Sunday, February 5, 2017

Miscellaneous Stuff

Family medical emergency is somewhat under control.

I'm coughing and sneezing every 5 minutes, all my muscles ache, my nose is running like Niagara, my head feels like a balloon, blah, blah, blah, blah, blah.

I'm sure I picked this bug up one of the two times I went to the ER last week. Most everybody was wearing face masks, and there were signs up advising people to wear them.

My wife just ran out to pick up some NyQuil and Mucinex, and she'll probably be sleeping in the front bedroom tonight so I don't wake her up with my coughing.

My friend Randy who posted, and then mailed me, the pix of a very young drjim in his basement Ham Radio shack also posted the only photo known to exist of my 1969 Dodge Charger R/T.



This was taken in the 1969~70 school year, as we sold the car in the spring after Allstate found out that it was a Charger R/T, and not "just" a Charger, and TRIPLED my insurance rates.


$500/year I could handle with my parents help and my part-time jobs, but FIFTEEN HUNDRED DOLLARS PER YEAR was an astounding amount of money back then, more than a "college kid" could afford. With 100 Octane leaded premium fuel costing thirty eight cents a gallon, $5 a week was enough gas to go to/from school, my job, and cruise around a bit when the weather was nice.

For those that don't know....the car is a 1969 Dodge Charger R/T with the SE (Special Edition) package, 440 Magnum V8, TorqueFlite automatic trans, 3.23 SureGrip ("POSI") rear, power steering, 11" manual DRUM brakes, tinted glass, and an AM radio. The SE package included "leather" (worst automotive leather I've ever seen) seating surfaces on the front seats, a simulated wood grain dash and steering wheel, a lighting package (light over ignition key, door panel lamps, and hood-mounted turn signal indicators), clock, and "SE" emblems. The paint code was "T5 Copper Metallic", and it had a tan interior. It did NOT have the R/T "Bumblebee" stripe because we ordered it from the Dodge dealer (Melvin Teasdale Dodge) in Morris, IL that my Mom grew up with, and since it was "her" car, he checked the "delete stripe" box on the order form, and also specified white wall tires instead of the standard Red Line F-70x14 tires they normally came with. With the stripe delete (There were discrete "R/T" emblems on the rear quarters) and white walls, it was a real sleeper! The best it ever ran at the strip was a 15.60@102MPH as it was severely traction limited with those skinny tires on 5" wide rims. I could spin the tires as long as I wanted to, and it would get pretty boring after a block or three. I wanted to get the 15" Magnum 500 styled steel rims with white letter Goodyear PolyGlas F-70x15" tires, but that would have put me WAY over budget, as that option required extra cost power disc brakes, and I wanted the SE package. My friend Randy and I took this car out one night and I held the accelerator down until it topped out at an indicated 130MPH. I don't know what RPM the engine was turning, because the tach would have cost about $100 extra, and I just couldn't afford it. Window sticker on it was exactly $4004, and I think we got it for about $3600~$3700.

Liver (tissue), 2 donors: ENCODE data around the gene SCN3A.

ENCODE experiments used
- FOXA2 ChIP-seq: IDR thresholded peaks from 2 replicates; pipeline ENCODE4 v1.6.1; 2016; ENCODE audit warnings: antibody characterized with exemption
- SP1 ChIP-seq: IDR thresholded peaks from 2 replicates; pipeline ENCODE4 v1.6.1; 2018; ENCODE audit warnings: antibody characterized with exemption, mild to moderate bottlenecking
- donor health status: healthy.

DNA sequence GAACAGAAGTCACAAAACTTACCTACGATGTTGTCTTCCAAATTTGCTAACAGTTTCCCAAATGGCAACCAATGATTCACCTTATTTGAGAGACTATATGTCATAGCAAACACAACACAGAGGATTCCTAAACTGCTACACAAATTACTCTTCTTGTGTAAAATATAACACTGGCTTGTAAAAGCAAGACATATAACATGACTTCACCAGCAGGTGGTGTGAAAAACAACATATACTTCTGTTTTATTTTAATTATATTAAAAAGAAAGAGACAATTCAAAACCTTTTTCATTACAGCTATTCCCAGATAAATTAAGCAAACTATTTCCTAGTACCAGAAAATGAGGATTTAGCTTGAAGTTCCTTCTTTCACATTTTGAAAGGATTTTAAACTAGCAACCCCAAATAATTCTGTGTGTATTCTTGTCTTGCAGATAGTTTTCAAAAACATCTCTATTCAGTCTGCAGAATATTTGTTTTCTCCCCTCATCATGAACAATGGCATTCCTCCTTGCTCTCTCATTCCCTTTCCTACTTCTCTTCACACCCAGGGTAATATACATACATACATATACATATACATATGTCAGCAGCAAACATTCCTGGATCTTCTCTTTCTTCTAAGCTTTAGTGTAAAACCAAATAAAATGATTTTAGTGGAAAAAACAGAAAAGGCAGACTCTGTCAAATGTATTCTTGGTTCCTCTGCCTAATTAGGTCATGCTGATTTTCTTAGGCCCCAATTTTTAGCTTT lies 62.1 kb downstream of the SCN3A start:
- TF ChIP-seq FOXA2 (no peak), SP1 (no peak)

"Mindbender II" was the name of a road rally a friend of mine and I laid out, and "JJC" stood for Joliet Junior College, also called "Ju-Co" or "Super High". It was the first public junior college in the USA, and this was the first year the school was located at its new campus, waaaay out on the West side of Joliet, on a high plateau surrounded by cornfields.

There was nothing to break the wind and snow in the winter time, and it could get pretty brutal for the Midwest, with 30~40 MPH winds, and temps of 10*~20* below zero. The closest parking spot to the temporary classrooms (trailers) was over a quarter mile away, and you typically walked at least a half mile, usually  more, from parking to your classroom.

People who didn't dress properly could, and did, get frost bite walking in to the classrooms from the parking lot.

JJC was a nice transition from high school to "college", but if you weren't careful, you'd treat it like an extension of high school ("Super High"), and fall flat on your face if/when you went away to a "real" college or University.

2 comments:

  1. I'm glad things are coming back under control. Nice Charger, by the by. My sister continues to promise me that she has one photo of me with my '68 Super Bee, but I've never seen it.

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  2. He's going in for an evaluation interview on Wednesday. "One Day At A Time" is how his Mom and I are playing it.

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